It’s been a while since I cooked a pot of beans but since I was having friends over for a fiesta-themed meal, I decided to pull out all the stops. Sure, you can always use canned beans as a side dish, but home-cooked beans are so much better! This recipe comes from chef Rick Bayless, an expert on Mexican cooking.
I chose to make pinto beans but you could use red beans, black beans or white navy beans. The recipe says not to use garbonzos, lentils or favas, though. I started with cooking a few pieces of bacon (which I reserved for another use) then used the bacon drippings for the beans. A chopped onion and a few quarts of water and the beans were ready for a few hours of simmering in a dutch oven on the stove. Once the beans were tender, I seasoned with salt, let them cool then refrigerated for use the following day.
I rewarmed the beans in a saucepan, added a 1/2 can of drained fire-roasted tomatoes and seasoned with a little more salt. The delicious pinto beans had a creamy texture, and were inexpensive and super easy to make.
Home-Cooked Beans (Stovetop, Slow Cooker or Pressure Cooker)
Frijoles de la Olla Tradicional o Moderna
-recipe from Mexican Everyday by Rick Bayless
My favorite beans are the ones that have gently bobbed about for hours in the slow-cooker—it keeps the liquid at jsut the right temperature for tender, creamy, intact morsels of earthy-sweet goodness. But the stovetop offers the same, if you keep the temperature low enough, use a heavy pot (preferably made of Mexican earthenware) and stir the beans from time to time. Or, if you’re in a hurry (and making fried beans and don’t care if the beans remain whole), you can fire up the pressure cooker. Many cooks in southern and Gulf-coastal Mexico match the rustic flavor of their beloved black beans with resiny epazote or anisey avocado leaves (hojas de aguacate); but not all cooks do, which means you can feel free to add one of them or not.
Makes 7 to 8 cups.
1 pound (about 2 1/2 cups) dried beans (any Phaseolus bean will work, from white navies to reds and blacks —I’m not talking about lentils, garbonzos or favas here)
2 tablespoons rich-tasting fresh pork lard, vegetable oil or bacon drippings
1 medium white onion, roughly chopped
1 large sprig fresh epazote or 2 fresh or dried avocado leaves if cooking black beans (optional)
Spread the beans on a baking sheet and check for stones, dirt clods or anything else you wouldn’t like to eat. Scoop into a colander and rinse. If using a slow-cooker, first pour the beans into a medium-large pot, pour in 2 quarts of water and bring to a rolling boil over high heat; then pour into the slow-cooker. For stove-top, pour the beans into a medium-large (4- to 6-quart) pot or a pressure cooker. Pour 2 1/2 quarts water into the pot or 2 quarts into the pressure cooker. Add the lard (or oil or bacon drippings), onion and, if using, the epazote or avocado leaves. (For best flavor, lightly toast the avocado leaves in a dry skillet.)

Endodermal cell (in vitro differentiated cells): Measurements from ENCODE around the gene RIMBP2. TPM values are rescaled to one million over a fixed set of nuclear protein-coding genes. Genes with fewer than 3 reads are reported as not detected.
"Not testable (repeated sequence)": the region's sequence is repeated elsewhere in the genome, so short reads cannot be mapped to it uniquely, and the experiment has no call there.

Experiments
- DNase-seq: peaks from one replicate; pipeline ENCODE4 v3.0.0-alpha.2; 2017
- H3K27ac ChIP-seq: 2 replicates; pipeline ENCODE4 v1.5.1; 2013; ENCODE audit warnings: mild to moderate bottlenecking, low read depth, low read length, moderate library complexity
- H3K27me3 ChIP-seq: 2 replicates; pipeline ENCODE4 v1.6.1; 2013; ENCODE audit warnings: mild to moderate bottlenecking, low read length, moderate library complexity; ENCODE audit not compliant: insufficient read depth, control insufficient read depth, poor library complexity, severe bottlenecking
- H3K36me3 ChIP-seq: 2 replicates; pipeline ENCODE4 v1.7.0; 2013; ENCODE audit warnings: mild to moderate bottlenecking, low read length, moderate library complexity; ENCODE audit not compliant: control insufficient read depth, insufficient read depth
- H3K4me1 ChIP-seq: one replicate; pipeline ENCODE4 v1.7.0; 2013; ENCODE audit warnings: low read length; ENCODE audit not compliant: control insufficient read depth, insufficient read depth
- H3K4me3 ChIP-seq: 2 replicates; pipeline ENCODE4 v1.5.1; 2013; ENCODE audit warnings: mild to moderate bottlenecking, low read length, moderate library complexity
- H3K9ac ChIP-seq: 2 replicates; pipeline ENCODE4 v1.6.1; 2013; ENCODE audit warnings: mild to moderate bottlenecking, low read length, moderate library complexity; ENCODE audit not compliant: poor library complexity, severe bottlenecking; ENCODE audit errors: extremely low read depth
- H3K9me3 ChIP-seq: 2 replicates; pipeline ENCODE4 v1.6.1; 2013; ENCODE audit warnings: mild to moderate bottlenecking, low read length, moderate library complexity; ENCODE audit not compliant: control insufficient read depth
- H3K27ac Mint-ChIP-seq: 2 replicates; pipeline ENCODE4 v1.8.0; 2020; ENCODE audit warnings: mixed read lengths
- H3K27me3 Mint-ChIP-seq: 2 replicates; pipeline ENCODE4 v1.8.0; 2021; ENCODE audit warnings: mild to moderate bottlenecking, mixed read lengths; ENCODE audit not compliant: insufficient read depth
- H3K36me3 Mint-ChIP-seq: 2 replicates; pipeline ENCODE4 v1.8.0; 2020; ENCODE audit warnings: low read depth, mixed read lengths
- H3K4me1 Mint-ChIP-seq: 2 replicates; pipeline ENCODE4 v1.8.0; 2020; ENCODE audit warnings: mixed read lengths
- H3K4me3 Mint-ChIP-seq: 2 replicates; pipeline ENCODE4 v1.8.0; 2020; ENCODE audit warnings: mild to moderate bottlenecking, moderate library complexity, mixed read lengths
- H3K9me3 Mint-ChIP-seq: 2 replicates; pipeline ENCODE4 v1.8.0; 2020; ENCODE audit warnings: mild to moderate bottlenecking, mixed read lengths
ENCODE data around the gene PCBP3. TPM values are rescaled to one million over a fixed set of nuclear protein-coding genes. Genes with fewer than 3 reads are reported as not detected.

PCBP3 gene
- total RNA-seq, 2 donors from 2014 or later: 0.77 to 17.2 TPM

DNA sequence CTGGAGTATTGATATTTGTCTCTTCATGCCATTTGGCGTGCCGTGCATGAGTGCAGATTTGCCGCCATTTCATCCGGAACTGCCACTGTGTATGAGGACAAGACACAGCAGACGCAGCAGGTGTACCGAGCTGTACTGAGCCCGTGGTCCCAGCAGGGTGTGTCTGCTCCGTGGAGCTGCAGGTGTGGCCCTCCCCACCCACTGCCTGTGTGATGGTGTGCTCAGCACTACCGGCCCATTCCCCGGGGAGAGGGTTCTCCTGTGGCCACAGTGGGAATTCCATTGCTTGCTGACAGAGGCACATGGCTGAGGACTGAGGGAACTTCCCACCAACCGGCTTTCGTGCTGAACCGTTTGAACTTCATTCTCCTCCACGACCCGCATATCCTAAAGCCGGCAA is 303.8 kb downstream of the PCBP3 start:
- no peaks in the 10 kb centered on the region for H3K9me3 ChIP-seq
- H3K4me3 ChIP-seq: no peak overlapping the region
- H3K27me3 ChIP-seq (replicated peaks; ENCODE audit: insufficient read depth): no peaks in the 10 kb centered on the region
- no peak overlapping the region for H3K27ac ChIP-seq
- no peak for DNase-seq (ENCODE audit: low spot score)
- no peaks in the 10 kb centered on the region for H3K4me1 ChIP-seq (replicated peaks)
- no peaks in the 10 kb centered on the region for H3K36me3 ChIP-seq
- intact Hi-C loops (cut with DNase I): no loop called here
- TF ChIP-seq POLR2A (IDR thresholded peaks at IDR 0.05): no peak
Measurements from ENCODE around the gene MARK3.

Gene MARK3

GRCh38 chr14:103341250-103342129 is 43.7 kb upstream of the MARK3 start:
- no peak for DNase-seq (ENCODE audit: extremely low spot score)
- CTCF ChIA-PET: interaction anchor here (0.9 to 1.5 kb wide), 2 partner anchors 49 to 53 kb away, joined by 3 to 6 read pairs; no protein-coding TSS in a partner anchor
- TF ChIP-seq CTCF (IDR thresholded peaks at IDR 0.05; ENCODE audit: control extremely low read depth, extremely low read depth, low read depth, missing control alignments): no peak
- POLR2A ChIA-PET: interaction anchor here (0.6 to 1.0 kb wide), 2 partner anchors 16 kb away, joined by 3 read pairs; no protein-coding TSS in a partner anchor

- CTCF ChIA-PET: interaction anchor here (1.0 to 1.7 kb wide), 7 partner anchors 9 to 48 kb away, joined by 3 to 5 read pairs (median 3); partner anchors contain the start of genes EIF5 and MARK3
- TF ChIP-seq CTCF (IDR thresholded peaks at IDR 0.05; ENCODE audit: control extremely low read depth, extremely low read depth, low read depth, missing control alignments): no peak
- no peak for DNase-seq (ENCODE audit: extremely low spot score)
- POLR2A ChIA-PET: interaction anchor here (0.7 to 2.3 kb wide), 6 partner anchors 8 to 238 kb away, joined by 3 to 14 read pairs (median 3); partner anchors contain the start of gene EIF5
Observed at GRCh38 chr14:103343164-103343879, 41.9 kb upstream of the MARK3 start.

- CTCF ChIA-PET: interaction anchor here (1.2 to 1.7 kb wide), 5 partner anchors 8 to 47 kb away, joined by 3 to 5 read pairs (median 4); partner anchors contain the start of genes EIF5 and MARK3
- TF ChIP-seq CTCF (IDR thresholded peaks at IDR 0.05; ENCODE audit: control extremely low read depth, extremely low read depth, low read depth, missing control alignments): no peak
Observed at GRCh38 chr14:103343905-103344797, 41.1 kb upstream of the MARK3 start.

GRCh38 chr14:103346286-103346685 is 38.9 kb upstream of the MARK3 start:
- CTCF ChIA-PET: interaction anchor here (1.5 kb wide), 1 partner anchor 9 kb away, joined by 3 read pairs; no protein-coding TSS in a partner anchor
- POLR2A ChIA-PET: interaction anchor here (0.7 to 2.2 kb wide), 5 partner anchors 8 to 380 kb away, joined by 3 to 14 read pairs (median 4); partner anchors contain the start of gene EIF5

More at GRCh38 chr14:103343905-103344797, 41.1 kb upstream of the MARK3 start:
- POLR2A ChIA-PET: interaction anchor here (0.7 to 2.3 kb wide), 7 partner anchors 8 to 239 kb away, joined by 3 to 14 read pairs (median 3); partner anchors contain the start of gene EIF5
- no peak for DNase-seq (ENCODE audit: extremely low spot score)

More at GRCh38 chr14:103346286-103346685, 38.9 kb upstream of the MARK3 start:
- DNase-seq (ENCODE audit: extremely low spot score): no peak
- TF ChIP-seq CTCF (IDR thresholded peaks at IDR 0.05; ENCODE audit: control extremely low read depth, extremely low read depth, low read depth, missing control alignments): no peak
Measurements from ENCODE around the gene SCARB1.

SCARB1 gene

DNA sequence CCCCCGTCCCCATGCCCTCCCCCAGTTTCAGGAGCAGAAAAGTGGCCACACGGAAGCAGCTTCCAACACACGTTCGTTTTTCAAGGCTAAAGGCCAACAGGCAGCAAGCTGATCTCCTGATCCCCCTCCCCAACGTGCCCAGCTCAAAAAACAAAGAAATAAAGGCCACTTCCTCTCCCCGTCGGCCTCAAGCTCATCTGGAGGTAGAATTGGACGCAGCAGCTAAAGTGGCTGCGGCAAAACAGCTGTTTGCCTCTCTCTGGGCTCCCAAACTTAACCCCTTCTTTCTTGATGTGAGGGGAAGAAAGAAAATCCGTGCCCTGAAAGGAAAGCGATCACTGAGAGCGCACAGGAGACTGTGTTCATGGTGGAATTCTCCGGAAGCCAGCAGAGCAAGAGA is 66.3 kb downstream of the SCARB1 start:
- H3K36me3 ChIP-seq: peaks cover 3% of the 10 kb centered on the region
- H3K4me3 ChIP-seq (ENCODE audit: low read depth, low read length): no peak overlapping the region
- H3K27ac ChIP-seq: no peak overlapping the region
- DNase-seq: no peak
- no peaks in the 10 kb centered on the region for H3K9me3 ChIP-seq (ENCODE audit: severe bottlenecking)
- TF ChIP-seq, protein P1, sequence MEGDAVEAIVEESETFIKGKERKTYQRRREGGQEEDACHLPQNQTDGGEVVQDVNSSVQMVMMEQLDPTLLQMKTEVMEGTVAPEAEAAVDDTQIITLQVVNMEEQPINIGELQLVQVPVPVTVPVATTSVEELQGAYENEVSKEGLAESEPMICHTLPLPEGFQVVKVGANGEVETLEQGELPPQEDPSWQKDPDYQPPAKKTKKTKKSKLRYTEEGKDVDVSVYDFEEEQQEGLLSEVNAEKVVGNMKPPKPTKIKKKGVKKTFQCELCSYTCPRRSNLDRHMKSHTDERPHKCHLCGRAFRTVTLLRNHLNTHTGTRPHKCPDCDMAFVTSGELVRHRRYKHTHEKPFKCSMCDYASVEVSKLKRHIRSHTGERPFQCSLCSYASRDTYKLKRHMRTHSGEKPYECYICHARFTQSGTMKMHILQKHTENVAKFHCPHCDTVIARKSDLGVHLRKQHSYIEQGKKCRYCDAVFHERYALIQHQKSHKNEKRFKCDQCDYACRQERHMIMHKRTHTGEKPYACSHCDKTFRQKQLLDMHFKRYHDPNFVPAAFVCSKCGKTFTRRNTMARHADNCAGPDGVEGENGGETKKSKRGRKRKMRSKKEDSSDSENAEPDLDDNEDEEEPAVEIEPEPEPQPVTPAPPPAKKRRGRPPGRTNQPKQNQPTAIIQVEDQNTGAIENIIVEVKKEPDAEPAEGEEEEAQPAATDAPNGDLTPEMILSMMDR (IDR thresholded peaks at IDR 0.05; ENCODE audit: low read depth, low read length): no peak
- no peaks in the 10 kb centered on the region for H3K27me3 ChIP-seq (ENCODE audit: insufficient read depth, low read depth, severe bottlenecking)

For the slow-cooker, allow at least 6 hours on high for the beans to become tender, though you can leave them cooking for up to 10 hours. For the pot, bring to a boil on high, then partially cover (unless you’re using an earthenware Mexican bean pot) and reduce the temperature to low (the liquid should show a barely discernible simmering movement); the beans should be tender in 1 1/2 to 2 1/2 hours, depending on the variety and their freshness. You may need to replenish some of the water during stovetop cooking to keep the beans floating freely. For the pressure cooker, follow the directions that came with your model; in mine, cooking takes 25 minutes.
When the beans are tender, stir in 1 1/2 teaspoons salt and simmer for a few minutes longer. Taste and season with additional salt if you think the beans need it. Remove the epazote or avocado leaves, if using, and the brothy beans are ready.
To Soak or Not: Mexican cooks don’t soak beans because they know that throwing out the soaking liquid isn’t a very good idea. It doesn’t do much to make them more digestible (only a steady diet of beans helps with that), and it makes the beans turn out pale in color and flavor.
TURNING A POT OF BEANS INTO DINNER: Cut 1 1/2 to 2 pounds of boneless pork shoulder roast into 1-inch cubes. Spread on a baking sheet and slide close up under a hot broiler. In about 5 minutes, when the meat is brown, turn over and brown the other side. Transer to a slow-cooker or large pot. Prepare the recipe as described, with the addition of the meat. Serve in deep bowls with salsa, a salad and warm tortillas.